As the Senate rushes to complete work on financial services legislation, odds are dimming that an amendment to the bill establishing a health insurance rate regulatory authority would even get a vote.
The authority would be established under the aegis of the Department of Health and Human Services under terms of the amendment, sponsored by Sen. Dianne Feinstein, D-Calif..
The amendment had not even been introduced by press time, and with the Senate hoping to complete work on the bill by Tuesday, May 20, industry lobbyists said it was unlikely the amendment will get a public airing.
Meanwhile, an effort by Sen. Patrick Leahy, D-Vermont, to add a provision to the bill ending the antitrust exemption for health insurers also appeared unlikely to even be considered by the full Senate.
“We would oppose both amendments if they were considered,” said Joel Kopperud, a director of government relations at the Council of Insurance Agents and Brokers.
The Department of Health and Human Services is moving quickly on measures that will have a direct impact on brokers and their clients, Kopperud said.
Agent trade groups’ primary focus is on getting input on which services would be defined as medical expenses in the new medical loss ratio regulations that will be effective in September, Kopperud said. This would also establish dollar limits on those services.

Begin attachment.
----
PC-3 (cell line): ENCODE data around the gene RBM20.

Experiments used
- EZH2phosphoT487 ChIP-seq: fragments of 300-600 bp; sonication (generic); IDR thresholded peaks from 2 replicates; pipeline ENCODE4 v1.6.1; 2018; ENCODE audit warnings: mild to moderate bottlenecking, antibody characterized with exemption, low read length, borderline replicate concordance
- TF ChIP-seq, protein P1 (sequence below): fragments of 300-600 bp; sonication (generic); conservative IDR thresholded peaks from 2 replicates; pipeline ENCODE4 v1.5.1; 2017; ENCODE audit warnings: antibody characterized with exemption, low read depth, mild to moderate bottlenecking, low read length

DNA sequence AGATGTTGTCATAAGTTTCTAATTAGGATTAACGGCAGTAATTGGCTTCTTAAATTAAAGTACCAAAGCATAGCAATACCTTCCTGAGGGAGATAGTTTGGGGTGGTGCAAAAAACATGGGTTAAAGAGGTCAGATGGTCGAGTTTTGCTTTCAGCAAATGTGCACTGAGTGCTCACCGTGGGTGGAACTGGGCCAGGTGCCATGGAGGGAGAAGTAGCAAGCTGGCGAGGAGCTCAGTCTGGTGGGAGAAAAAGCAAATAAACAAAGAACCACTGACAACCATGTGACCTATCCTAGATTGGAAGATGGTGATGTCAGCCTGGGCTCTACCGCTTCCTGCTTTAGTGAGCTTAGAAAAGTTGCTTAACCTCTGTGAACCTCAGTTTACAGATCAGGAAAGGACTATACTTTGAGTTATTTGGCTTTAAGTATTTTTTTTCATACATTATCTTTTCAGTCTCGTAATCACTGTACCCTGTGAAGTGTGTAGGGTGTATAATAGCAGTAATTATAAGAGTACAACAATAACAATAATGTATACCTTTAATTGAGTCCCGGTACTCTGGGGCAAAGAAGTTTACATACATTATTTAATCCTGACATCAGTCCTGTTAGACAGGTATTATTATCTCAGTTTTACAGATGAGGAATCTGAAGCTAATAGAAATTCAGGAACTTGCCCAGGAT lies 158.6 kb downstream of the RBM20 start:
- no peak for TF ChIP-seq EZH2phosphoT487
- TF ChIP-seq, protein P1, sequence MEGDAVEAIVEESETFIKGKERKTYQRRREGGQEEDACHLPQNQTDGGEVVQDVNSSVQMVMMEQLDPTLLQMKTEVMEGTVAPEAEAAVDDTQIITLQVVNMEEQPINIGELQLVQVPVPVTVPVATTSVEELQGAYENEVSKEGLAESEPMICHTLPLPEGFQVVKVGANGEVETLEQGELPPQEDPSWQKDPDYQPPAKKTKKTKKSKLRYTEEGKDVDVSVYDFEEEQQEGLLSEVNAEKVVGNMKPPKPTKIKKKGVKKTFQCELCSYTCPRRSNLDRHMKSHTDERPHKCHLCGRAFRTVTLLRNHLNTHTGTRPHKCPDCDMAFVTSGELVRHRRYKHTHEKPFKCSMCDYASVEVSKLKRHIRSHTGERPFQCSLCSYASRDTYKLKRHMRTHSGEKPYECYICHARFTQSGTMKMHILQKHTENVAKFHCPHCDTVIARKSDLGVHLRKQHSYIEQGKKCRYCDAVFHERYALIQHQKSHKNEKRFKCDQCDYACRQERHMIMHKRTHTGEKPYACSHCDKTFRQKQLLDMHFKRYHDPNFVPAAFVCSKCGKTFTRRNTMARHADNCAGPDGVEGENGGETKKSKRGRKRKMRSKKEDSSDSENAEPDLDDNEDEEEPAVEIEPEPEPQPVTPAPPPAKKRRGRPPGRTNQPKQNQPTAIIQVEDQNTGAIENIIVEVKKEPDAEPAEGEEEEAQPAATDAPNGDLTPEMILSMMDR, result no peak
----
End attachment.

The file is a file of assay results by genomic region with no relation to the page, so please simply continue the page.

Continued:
“We are engaging HHS on both issues,” Kopperud said. “Sensible MLR definitions need to be written to avoid reducing the availability of preventive care and disease management services, just to name a few that may be cut if we see definitions that are too restrictive.”
CIAB is also concerned about the fate of consumers insured under limited medical benefit plans, he said.
“Our concern here is that if these plans do not meet new annual dollar limit guidelines, over a million Americans may be left without health insurance until the exchanges are built in 2014,” Kopperud said. “We are seeking clarity on the issue and encouraging HHS to ensure the plans remain available until 2014.”
Among other developments, the Obama administration last week published final regulations implementing a provision of the new law that enables young adults under 26 to obtain coverage under their parents’ health care plans.
Under the policy, insurers will be required to allow such coverage for any American under the age of 26 who doesn’t get health insurance through their job.
The provision was scheduled to go into effect in September, noted Kathleen Sebelius, secretary of the Department of Health and Human Services, in a letter. But because health insurers are cooperating with the agency, it will go into effect immediately.
So far, every major insurance company–more than 65 in total–and several major self-insured organizations have said they will provide continuous coverage for young adults this summer, she said. She estimated that premiums are only expected to rise 7% because of early implementation.
“And it’s not a bad deal for insurance companies or employers either,” she said.